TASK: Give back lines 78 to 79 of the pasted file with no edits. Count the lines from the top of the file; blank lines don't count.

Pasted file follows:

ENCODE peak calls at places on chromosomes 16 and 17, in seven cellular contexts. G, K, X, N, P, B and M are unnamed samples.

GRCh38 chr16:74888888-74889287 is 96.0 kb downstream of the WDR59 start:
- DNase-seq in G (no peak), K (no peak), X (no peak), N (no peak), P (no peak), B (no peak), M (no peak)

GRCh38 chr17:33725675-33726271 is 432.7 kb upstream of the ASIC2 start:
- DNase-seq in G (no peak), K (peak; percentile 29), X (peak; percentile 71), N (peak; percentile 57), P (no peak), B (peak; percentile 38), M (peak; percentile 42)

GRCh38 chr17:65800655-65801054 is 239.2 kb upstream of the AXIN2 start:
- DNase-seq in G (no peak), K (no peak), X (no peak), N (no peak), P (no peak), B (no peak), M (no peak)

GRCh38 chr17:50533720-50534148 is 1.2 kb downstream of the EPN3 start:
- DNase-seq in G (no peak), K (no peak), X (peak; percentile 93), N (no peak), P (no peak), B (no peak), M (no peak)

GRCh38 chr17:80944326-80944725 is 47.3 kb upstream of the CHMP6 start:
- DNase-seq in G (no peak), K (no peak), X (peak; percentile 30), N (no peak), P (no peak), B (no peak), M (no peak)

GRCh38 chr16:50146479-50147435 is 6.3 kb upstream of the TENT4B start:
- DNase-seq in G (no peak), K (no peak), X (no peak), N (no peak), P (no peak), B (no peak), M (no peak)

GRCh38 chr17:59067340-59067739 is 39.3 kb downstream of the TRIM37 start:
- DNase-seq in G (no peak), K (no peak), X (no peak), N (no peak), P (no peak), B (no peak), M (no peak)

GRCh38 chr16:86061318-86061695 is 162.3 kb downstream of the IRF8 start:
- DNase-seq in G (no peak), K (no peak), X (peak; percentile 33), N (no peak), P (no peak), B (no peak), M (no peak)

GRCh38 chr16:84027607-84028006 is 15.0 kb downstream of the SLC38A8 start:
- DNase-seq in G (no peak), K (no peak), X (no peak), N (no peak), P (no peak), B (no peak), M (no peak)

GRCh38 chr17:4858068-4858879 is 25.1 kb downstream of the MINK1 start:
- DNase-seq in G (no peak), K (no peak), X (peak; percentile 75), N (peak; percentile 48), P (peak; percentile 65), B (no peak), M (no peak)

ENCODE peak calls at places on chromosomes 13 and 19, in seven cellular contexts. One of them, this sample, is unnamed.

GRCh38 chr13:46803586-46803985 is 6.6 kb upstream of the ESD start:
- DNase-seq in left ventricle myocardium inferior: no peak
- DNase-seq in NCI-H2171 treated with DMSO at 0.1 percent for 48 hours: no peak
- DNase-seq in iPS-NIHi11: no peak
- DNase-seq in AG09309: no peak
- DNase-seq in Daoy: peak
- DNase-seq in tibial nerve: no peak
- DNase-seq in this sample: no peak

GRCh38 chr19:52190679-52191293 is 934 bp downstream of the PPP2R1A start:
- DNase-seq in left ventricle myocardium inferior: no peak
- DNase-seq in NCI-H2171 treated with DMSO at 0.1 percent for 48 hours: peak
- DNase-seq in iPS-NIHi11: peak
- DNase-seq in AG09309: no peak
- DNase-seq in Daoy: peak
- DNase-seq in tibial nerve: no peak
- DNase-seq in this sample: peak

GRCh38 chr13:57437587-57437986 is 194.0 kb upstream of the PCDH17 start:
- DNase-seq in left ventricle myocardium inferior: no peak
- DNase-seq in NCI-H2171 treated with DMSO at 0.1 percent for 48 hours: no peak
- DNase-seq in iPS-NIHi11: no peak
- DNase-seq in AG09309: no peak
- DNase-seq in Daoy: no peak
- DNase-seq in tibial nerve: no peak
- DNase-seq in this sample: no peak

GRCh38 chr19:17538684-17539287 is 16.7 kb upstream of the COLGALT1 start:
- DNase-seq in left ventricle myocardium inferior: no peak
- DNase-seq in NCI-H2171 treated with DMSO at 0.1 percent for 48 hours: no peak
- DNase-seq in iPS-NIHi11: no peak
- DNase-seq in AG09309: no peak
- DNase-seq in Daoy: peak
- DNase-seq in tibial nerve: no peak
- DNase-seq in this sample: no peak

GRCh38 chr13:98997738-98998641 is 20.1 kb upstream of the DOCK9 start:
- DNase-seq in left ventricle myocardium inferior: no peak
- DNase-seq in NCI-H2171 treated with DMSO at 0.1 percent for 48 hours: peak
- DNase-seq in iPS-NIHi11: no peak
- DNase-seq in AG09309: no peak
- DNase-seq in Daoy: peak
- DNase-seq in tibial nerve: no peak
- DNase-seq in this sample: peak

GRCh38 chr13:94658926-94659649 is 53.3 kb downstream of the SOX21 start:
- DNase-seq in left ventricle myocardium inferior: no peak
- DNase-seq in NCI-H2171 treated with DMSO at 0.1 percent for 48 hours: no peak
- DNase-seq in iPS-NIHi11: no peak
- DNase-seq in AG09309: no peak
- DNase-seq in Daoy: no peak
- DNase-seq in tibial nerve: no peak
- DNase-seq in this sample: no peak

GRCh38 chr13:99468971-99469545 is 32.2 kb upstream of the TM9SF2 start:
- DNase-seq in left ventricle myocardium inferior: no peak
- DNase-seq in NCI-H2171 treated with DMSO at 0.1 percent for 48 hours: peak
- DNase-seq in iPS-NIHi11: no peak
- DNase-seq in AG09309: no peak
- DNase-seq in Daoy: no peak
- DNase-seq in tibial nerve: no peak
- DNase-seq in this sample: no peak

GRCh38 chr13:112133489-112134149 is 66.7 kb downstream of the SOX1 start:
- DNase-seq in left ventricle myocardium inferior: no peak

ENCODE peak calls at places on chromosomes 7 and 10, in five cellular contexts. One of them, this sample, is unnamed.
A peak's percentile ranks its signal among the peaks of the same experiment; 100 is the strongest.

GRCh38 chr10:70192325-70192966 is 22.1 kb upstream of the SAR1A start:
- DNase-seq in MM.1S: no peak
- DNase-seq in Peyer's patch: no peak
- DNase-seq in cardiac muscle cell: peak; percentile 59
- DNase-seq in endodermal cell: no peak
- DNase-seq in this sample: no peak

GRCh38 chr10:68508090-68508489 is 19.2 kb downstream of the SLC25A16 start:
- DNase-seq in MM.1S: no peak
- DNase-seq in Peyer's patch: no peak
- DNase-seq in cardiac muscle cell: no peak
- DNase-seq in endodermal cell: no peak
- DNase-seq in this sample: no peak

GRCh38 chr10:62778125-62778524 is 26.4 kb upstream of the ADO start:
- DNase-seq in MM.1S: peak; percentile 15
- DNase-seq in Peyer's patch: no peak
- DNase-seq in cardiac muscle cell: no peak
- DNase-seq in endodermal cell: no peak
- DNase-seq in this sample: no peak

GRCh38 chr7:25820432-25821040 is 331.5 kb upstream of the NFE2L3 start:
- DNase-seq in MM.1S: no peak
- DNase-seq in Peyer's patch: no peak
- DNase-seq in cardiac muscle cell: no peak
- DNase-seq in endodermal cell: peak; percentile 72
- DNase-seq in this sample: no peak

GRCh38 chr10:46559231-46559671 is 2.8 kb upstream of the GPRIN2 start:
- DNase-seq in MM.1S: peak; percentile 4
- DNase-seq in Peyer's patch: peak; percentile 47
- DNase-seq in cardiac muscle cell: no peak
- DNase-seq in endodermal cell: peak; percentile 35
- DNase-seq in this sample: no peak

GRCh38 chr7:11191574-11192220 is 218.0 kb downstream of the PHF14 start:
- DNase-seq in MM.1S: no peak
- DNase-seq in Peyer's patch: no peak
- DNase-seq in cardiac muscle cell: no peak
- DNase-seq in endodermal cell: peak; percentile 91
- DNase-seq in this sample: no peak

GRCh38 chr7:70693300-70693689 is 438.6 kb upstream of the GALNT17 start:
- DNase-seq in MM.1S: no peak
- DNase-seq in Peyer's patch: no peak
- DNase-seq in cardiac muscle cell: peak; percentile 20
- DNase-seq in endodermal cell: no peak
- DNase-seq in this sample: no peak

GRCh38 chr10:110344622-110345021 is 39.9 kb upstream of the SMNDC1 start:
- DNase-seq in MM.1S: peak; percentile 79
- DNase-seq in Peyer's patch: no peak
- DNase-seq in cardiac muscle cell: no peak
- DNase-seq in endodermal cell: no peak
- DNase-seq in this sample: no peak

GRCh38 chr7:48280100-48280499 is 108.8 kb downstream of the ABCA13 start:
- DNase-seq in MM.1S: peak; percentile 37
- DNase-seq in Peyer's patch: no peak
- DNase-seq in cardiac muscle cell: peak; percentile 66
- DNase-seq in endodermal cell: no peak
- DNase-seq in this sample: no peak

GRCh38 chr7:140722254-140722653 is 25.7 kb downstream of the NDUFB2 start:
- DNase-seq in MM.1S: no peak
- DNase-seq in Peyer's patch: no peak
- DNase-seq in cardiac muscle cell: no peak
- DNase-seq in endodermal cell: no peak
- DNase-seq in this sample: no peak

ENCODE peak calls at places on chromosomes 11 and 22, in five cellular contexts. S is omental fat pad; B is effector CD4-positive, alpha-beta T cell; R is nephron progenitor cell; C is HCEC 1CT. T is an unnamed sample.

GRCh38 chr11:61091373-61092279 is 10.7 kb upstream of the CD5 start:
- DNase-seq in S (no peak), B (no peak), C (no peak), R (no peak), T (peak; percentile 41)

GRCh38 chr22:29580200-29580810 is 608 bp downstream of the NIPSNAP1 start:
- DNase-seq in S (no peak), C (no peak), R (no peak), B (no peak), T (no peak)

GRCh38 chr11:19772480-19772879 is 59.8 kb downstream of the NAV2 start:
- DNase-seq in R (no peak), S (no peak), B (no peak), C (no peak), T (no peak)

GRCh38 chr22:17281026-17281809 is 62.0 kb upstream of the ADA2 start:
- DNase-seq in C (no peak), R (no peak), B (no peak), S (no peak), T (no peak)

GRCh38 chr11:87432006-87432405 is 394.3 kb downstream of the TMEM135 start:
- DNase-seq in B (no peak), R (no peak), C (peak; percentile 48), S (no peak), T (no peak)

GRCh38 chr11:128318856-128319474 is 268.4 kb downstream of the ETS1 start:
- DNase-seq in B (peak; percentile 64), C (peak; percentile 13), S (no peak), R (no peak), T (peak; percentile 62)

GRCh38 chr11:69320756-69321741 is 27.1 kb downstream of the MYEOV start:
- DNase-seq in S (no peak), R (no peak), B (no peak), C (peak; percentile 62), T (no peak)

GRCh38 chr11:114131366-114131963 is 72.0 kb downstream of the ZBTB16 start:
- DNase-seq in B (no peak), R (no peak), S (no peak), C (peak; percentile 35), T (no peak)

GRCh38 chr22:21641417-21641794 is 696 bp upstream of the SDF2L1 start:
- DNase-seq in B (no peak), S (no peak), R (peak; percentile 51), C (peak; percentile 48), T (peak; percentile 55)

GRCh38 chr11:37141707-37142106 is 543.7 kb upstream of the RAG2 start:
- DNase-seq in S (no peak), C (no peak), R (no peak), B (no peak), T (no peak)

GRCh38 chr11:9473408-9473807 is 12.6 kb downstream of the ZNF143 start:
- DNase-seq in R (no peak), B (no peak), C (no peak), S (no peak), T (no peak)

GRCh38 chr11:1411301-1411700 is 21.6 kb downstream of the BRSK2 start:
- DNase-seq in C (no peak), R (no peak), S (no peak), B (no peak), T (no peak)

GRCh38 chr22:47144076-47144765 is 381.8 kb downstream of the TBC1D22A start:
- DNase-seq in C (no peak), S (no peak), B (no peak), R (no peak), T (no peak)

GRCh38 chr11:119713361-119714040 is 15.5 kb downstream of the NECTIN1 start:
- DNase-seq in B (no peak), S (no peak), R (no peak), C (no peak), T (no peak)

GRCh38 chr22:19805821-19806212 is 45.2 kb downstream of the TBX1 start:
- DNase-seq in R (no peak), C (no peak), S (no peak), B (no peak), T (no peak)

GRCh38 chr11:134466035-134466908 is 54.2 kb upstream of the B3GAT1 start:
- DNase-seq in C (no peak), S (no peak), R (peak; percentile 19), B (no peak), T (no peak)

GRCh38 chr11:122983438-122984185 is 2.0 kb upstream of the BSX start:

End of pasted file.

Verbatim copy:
- DNase-seq in this sample: no peak

GRCh38 chr13:112133489-112134149 is 66.7 kb downstream of the SOX1 start: